Page 161 - Week 01 - Wednesday, 11 February 2015

Next page . . . . Previous page . . . . Speeches . . . . Contents . . . . Debates(HTML) . . . . PDF . . . . Video

MR CORBELL: I thank Dr Bourke for his question. Members will be aware, of course, that the government has a comprehensive program to shift towards a renewable electricity supply for our city by 2020, with a 90 per cent renewable energy target. As part of the latest round of the use of our large-scale feed-in tariff laws to achieve this objective, the government has now announced the winners of a 200-megawatt reverse auction for wind energy generation.

I am very pleased to say that the ACT has received a large amount of renewable energy at a very cheap price for consumers, enough electricity to supply over 100,000 Canberra households and, in total, enough from these three wind farms alone to deliver 33 per cent of the ACT’s electricity needs. This is perhaps the most significant step change ever achieved by an Australian jurisdiction to shift towards a low carbon future when it comes to its electricity supply.

The three winning bidders are for wind farms in Victoria and South Australia. The reasons they have been chosen are the very competitive price that they deliver to consumers—meaning the lowest possible cost to electricity customers—and, secondly, the very significant investments that these companies are going to make directly into Canberra and the broader ACT economy.

It is also worth highlighting that one of the winning bidders is a Canberra-based start-up, Windlab. Windlab is a Canberra-based company which has been successful in securing the lowest price ever achieved for wind energy in Australia with its Coonooer Bridge wind farm in Victoria, at a price of only $81.50 a megawatt hour. This is a great success story for a Canberra-based start-up, spun up out of the CSIRO, with its global headquarters here in Canberra.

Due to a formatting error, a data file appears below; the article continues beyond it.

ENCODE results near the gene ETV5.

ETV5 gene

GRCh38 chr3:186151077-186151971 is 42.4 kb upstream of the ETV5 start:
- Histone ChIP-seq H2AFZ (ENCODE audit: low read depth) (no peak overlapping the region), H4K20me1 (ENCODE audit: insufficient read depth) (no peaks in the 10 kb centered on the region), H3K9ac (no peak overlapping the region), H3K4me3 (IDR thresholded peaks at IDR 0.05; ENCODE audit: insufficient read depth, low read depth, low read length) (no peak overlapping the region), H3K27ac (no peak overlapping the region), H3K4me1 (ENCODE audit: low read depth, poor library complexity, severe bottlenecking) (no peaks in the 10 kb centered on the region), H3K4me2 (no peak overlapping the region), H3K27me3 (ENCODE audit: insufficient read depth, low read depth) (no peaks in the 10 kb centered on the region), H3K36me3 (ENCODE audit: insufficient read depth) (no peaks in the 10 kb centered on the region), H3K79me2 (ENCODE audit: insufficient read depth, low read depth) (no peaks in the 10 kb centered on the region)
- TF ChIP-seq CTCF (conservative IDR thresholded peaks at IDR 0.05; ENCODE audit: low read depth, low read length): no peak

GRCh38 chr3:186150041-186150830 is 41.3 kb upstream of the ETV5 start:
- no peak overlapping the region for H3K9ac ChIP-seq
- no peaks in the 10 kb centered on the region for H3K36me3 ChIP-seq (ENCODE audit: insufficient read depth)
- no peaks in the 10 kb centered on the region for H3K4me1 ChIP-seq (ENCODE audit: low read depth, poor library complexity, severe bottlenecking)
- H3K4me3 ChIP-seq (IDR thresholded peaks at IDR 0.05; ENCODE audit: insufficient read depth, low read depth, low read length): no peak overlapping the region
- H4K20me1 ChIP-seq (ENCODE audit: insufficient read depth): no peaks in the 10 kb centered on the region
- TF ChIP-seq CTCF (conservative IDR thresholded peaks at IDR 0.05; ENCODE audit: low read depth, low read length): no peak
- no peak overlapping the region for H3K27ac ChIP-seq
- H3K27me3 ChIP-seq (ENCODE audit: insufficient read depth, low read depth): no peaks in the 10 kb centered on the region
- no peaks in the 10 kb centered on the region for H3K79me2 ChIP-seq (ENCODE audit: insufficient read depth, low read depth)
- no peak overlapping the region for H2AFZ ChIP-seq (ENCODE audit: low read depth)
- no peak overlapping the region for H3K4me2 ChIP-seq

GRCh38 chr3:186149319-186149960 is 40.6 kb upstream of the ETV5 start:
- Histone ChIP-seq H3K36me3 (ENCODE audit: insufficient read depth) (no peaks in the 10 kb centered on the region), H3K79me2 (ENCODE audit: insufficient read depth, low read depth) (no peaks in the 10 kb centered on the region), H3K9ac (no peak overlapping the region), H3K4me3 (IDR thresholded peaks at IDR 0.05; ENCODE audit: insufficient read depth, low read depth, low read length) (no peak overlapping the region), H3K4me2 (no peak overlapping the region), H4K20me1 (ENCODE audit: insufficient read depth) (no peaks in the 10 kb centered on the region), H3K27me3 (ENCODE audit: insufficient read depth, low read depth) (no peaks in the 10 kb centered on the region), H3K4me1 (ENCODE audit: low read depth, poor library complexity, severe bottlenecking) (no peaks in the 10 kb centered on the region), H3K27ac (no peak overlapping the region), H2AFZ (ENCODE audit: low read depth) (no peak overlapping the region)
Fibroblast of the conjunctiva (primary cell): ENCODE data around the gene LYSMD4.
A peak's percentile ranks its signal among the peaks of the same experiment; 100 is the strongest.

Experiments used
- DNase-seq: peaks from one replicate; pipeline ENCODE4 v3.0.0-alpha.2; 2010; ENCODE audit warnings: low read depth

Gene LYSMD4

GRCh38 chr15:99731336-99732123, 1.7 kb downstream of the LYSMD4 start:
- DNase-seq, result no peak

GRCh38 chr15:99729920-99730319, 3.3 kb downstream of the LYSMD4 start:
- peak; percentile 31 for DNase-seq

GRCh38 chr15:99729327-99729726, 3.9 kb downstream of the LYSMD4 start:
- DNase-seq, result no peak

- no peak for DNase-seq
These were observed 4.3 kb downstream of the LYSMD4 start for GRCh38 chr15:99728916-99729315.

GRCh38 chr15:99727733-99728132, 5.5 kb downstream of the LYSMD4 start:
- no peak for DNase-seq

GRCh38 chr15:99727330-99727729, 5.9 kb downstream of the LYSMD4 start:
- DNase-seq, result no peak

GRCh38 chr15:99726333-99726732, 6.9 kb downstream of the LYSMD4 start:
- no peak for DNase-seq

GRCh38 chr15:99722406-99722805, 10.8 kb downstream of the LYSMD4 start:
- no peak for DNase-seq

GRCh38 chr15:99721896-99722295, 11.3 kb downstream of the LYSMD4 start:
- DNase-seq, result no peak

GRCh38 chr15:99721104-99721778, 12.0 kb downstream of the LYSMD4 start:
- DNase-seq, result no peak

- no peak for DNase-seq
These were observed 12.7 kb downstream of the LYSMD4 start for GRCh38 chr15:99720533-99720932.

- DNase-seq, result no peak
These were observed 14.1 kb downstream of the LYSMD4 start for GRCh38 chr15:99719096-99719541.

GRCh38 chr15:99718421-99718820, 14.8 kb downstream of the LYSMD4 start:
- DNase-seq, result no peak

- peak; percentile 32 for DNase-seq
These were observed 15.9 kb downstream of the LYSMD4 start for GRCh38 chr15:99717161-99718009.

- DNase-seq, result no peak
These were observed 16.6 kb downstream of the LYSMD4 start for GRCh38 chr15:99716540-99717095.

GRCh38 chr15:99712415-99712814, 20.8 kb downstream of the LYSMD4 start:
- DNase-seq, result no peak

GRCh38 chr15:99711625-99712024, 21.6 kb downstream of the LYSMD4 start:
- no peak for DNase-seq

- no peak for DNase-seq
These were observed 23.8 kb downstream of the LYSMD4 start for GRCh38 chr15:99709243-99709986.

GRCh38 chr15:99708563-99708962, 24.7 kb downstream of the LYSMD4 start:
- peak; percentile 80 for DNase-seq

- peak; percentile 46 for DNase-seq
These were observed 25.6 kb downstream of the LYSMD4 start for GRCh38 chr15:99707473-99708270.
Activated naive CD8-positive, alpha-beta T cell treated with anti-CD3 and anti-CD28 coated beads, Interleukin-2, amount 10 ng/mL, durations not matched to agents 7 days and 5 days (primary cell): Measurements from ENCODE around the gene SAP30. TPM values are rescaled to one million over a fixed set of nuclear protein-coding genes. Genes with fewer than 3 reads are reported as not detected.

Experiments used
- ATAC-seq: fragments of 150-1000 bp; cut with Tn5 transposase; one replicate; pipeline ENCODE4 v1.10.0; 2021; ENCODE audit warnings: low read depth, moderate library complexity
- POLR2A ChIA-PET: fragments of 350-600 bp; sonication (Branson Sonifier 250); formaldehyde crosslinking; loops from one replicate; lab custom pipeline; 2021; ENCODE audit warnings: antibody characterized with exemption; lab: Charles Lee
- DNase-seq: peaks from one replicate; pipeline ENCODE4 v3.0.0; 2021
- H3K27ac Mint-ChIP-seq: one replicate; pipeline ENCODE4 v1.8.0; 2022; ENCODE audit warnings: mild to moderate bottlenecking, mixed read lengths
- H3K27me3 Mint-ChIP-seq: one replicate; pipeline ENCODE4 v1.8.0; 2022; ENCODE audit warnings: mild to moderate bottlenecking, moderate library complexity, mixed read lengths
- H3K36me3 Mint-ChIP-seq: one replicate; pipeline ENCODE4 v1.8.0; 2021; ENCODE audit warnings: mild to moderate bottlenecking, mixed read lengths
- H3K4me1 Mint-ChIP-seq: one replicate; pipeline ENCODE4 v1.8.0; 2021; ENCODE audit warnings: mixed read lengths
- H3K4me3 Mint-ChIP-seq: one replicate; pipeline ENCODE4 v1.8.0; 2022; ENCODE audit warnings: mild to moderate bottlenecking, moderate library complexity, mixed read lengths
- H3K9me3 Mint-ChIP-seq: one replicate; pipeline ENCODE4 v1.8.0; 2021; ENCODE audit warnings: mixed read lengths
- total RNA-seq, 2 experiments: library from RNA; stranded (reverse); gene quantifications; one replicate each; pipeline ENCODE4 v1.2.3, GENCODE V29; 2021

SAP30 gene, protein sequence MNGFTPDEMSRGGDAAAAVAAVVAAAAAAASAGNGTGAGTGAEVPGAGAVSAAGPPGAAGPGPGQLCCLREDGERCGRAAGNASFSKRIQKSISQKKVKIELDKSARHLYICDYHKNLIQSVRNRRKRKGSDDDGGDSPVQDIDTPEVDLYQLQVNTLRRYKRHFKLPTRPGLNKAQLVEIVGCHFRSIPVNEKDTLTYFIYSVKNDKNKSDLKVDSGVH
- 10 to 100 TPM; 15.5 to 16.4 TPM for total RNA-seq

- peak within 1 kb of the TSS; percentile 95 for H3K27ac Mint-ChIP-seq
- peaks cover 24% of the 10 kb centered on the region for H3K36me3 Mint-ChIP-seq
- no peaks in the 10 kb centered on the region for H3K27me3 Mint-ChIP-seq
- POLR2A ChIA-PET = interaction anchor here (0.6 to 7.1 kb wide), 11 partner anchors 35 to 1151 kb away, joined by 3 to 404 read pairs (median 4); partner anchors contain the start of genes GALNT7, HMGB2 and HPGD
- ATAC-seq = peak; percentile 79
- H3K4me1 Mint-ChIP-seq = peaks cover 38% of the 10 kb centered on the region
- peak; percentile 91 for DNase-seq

The other two winning bidders are, secondly, RES Australia, for an 80-megawatt wind farm near Ararat, at a price of $87 per megawatt hour. And the third is a French wind energy developer called Neoen, for a 100-megawatt wind farm development near Jamestown in South Australia. Combined, we are delivering large-scale renewable energy at a cheap price for Canberra consumers—five cents per kilowatt hour net price as a result of this outcome. That is cheaper than commissioning new coal or gas-fired generation in this country, and everyone who has observed the outcomes of these auctions knows that that is the case.

As with our previous 40-megawatt solar auction process, we are demonstrating how you can make the shift to a low carbon future, how you can de-carbonise your electricity supply, how you can reduce your city’s greenhouse gas emissions and how you can drive investment and innovation into the ACT economy. These are outstanding results for the ACT, outstanding outcomes for electricity customers and outstanding outcomes for making Canberra a more sustainable city.

MADAM SPEAKER: A supplementary question, Dr Bourke.

DR BOURKE: Minister, what does this mean for ACT electricity consumers?

Next page . . . . Previous page . . . . Speeches . . . . Contents . . . . Debates(HTML) . . . . PDF . . . . Video